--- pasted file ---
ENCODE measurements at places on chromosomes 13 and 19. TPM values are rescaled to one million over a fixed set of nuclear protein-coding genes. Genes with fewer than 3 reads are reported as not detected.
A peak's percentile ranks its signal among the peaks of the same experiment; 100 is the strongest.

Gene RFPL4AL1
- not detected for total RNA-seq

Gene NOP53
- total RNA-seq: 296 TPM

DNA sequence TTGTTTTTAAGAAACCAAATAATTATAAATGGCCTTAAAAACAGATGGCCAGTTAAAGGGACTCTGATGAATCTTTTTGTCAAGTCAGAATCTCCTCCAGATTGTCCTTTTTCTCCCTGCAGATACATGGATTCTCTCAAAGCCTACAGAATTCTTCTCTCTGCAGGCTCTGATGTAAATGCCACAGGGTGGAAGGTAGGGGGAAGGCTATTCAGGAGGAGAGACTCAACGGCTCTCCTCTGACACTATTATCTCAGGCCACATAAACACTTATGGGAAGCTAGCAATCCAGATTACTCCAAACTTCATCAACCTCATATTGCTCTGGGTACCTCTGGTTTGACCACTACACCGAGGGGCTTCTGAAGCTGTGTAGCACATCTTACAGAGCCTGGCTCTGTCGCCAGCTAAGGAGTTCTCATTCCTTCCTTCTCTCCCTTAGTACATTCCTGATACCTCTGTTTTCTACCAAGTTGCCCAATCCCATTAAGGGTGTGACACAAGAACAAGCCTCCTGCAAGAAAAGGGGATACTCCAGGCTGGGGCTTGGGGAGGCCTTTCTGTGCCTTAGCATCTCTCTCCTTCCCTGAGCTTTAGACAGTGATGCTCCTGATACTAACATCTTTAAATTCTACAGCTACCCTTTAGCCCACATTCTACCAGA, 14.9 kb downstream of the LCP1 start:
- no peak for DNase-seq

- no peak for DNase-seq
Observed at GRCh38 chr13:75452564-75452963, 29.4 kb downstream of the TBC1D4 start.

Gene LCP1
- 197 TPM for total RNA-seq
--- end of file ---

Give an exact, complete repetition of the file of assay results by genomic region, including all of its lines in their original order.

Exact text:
ENCODE measurements at places on chromosomes 13 and 19. TPM values are rescaled to one million over a fixed set of nuclear protein-coding genes. Genes with fewer than 3 reads are reported as not detected.
A peak's percentile ranks its signal among the peaks of the same experiment; 100 is the strongest.

Gene RFPL4AL1
- not detected for total RNA-seq

Gene NOP53
- total RNA-seq: 296 TPM

DNA sequence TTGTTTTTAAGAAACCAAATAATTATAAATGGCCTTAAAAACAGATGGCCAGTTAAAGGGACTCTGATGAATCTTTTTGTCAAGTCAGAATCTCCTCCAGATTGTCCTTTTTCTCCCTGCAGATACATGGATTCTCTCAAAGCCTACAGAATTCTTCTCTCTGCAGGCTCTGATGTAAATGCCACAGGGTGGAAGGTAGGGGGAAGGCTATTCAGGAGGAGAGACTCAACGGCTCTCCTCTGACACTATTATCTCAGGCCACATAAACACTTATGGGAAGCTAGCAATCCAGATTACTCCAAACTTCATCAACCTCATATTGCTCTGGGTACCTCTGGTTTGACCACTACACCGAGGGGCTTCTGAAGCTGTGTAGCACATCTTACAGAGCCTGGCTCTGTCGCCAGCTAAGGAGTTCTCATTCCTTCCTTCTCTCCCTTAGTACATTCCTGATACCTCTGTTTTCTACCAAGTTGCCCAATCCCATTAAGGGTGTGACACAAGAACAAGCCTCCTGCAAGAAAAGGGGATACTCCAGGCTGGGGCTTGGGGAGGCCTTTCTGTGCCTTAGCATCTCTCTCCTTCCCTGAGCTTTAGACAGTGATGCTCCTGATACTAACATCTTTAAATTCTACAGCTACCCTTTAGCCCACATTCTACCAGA, 14.9 kb downstream of the LCP1 start:
- no peak for DNase-seq

- no peak for DNase-seq
Observed at GRCh38 chr13:75452564-75452963, 29.4 kb downstream of the TBC1D4 start.

Gene LCP1
- 197 TPM for total RNA-seq